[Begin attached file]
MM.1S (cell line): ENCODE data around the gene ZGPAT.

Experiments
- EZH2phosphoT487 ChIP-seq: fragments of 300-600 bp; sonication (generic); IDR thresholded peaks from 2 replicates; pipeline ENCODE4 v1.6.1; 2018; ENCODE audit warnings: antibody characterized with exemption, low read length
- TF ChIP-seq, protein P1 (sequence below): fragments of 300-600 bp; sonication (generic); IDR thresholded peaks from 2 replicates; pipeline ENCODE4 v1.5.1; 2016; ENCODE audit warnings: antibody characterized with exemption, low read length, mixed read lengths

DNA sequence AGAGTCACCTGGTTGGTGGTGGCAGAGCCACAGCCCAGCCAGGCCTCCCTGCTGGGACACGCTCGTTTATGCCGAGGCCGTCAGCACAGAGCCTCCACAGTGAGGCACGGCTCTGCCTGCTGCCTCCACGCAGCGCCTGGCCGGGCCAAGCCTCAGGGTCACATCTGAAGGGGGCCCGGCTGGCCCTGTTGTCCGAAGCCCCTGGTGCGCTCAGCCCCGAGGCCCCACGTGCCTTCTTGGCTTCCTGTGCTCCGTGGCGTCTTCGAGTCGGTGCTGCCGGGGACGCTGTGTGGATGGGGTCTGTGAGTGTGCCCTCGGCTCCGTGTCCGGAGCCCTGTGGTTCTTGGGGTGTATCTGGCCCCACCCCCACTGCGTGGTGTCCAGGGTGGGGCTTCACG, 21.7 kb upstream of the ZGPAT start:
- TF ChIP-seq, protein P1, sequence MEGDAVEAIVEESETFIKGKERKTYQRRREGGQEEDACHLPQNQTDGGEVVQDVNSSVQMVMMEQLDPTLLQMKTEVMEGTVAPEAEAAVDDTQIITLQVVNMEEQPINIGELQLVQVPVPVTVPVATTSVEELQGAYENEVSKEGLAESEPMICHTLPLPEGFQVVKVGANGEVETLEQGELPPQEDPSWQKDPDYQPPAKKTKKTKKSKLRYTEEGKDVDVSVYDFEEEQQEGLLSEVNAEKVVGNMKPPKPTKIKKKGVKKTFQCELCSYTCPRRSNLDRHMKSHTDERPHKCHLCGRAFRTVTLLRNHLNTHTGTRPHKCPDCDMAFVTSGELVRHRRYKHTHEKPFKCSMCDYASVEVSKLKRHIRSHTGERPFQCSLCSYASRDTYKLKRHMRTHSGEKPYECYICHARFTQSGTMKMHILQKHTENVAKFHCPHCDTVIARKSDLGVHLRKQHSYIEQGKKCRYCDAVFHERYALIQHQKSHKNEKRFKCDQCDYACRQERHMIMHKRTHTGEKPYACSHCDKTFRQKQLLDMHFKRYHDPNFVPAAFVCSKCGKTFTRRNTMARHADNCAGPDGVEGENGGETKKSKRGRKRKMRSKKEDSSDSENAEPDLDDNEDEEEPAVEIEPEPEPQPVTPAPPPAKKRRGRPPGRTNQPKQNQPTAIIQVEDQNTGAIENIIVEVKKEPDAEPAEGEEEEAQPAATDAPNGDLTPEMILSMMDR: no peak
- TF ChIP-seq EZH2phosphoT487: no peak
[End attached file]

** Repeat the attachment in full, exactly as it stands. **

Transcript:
MM.1S (cell line): ENCODE data around the gene ZGPAT.

Experiments
- EZH2phosphoT487 ChIP-seq: fragments of 300-600 bp; sonication (generic); IDR thresholded peaks from 2 replicates; pipeline ENCODE4 v1.6.1; 2018; ENCODE audit warnings: antibody characterized with exemption, low read length
- TF ChIP-seq, protein P1 (sequence below): fragments of 300-600 bp; sonication (generic); IDR thresholded peaks from 2 replicates; pipeline ENCODE4 v1.5.1; 2016; ENCODE audit warnings: antibody characterized with exemption, low read length, mixed read lengths

DNA sequence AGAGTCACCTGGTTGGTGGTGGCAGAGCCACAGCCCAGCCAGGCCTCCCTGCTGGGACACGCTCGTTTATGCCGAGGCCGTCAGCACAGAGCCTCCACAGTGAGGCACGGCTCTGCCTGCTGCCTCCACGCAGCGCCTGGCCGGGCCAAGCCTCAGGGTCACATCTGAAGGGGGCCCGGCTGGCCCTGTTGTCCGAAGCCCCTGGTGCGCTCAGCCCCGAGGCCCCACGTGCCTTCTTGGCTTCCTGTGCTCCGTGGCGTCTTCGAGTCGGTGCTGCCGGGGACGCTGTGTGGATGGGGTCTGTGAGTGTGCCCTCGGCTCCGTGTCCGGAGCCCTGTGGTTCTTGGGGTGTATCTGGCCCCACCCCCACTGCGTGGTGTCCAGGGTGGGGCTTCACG, 21.7 kb upstream of the ZGPAT start:
- TF ChIP-seq, protein P1, sequence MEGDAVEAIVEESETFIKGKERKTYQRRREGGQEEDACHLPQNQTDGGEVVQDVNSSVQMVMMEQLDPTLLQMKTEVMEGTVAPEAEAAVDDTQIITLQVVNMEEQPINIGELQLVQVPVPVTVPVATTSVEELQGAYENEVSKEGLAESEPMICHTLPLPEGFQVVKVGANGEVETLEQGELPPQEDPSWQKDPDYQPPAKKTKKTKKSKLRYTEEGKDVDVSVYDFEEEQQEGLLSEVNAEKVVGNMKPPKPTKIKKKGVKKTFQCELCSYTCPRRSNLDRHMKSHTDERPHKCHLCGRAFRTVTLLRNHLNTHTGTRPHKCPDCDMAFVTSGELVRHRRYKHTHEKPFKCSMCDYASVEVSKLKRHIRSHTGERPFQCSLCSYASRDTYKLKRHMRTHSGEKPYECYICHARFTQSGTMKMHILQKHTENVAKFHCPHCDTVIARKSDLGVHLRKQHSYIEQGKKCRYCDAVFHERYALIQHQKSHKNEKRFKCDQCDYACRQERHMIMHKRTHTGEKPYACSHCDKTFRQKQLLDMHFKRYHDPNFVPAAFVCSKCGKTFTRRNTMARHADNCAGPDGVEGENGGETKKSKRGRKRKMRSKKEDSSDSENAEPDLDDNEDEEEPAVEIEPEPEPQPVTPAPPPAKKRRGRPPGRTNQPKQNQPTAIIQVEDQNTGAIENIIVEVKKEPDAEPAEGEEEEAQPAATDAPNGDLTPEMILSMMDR: no peak
- TF ChIP-seq EZH2phosphoT487: no peak